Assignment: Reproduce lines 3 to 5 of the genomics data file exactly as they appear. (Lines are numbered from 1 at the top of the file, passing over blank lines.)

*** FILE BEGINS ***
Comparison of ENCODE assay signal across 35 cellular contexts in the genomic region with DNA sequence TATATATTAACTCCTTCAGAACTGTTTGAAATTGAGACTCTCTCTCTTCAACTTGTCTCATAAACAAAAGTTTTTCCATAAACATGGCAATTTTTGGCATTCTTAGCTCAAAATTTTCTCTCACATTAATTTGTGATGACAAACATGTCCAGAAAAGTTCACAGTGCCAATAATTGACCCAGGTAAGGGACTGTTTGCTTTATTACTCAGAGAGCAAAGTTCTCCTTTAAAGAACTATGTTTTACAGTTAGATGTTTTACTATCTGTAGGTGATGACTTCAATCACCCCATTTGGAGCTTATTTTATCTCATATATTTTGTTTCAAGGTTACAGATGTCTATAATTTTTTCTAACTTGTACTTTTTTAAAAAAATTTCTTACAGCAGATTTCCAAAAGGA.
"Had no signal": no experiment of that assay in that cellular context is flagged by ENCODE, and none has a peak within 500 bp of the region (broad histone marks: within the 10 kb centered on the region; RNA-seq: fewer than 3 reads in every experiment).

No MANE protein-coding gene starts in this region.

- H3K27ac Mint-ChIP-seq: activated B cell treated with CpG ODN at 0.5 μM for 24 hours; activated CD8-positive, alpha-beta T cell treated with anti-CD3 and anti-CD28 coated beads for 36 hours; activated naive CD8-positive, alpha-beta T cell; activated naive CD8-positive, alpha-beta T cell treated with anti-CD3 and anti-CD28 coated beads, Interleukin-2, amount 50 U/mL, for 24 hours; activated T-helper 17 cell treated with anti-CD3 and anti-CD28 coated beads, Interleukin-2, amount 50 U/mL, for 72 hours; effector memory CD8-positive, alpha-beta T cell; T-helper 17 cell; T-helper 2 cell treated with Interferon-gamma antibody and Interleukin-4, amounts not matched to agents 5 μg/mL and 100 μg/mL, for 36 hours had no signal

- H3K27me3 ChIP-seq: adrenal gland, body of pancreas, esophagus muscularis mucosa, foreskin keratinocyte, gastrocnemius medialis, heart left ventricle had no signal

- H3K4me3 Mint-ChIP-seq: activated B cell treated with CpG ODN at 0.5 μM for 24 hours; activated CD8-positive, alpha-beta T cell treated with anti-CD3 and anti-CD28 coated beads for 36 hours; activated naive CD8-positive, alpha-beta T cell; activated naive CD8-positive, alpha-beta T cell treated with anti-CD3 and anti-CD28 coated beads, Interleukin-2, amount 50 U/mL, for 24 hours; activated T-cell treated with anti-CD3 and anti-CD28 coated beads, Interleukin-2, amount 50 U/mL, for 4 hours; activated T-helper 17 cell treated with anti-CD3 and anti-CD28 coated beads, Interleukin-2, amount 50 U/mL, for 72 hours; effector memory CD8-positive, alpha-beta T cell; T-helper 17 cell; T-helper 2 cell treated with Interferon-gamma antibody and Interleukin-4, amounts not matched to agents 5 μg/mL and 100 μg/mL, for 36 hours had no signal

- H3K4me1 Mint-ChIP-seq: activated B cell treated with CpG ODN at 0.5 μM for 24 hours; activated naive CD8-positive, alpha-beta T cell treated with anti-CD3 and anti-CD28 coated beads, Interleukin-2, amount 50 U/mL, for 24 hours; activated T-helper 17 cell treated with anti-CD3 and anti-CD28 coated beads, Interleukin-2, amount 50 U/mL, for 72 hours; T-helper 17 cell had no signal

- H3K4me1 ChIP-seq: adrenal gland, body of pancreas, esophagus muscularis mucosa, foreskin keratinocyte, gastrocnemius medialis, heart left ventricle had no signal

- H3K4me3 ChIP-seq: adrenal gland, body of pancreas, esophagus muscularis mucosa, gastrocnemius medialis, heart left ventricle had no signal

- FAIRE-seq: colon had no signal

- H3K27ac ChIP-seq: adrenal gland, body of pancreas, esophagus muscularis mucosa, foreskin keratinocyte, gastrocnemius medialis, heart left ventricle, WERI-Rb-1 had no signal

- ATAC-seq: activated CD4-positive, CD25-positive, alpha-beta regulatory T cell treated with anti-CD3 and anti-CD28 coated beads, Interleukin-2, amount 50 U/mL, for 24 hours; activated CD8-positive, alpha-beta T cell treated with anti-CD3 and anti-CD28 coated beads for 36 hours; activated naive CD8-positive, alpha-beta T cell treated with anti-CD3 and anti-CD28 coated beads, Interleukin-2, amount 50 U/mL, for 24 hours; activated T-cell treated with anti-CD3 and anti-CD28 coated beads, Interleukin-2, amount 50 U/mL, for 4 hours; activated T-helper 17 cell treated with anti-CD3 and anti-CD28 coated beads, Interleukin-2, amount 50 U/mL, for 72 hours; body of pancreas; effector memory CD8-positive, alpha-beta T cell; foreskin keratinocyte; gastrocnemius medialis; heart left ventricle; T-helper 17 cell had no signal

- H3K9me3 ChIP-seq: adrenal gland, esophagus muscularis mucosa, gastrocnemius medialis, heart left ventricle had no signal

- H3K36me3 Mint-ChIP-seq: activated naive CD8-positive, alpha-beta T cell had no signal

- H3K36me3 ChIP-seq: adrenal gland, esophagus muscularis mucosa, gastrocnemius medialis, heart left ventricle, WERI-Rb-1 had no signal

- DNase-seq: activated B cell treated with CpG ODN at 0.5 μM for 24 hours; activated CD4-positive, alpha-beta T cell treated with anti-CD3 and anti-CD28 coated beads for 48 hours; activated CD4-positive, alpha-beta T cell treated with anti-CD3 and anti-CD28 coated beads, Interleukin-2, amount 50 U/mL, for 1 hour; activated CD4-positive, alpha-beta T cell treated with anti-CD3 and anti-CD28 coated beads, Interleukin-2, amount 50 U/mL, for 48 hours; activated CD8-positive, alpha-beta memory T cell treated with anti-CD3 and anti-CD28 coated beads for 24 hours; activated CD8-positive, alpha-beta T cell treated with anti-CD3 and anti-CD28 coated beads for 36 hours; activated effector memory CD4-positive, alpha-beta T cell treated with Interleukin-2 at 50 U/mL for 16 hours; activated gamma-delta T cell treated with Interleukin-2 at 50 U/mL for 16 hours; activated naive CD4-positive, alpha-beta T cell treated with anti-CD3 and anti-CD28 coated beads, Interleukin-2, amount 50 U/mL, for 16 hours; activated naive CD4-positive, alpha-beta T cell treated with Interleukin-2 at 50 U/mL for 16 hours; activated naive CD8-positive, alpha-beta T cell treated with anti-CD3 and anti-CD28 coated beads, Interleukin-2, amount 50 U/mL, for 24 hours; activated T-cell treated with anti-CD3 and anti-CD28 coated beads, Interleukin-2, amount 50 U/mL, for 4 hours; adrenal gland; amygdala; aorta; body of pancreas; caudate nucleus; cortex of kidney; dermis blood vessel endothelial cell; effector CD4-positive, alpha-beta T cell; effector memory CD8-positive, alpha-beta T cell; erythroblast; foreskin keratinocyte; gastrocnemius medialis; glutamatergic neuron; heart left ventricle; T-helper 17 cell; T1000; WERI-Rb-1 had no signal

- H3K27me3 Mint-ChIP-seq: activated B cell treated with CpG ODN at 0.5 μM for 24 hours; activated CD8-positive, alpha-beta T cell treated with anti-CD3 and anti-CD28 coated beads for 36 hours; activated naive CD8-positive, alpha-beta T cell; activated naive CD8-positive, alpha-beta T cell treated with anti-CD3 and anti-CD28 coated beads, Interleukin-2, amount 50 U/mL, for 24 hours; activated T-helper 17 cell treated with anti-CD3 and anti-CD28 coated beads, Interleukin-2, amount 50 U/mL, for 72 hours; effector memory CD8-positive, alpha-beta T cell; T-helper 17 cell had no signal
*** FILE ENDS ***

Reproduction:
No MANE protein-coding gene starts in this region.

- H3K27ac Mint-ChIP-seq: activated B cell treated with CpG ODN at 0.5 μM for 24 hours; activated CD8-positive, alpha-beta T cell treated with anti-CD3 and anti-CD28 coated beads for 36 hours; activated naive CD8-positive, alpha-beta T cell; activated naive CD8-positive, alpha-beta T cell treated with anti-CD3 and anti-CD28 coated beads, Interleukin-2, amount 50 U/mL, for 24 hours; activated T-helper 17 cell treated with anti-CD3 and anti-CD28 coated beads, Interleukin-2, amount 50 U/mL, for 72 hours; effector memory CD8-positive, alpha-beta T cell; T-helper 17 cell; T-helper 2 cell treated with Interferon-gamma antibody and Interleukin-4, amounts not matched to agents 5 μg/mL and 100 μg/mL, for 36 hours had no signal

- H3K27me3 ChIP-seq: adrenal gland, body of pancreas, esophagus muscularis mucosa, foreskin keratinocyte, gastrocnemius medialis, heart left ventricle had no signal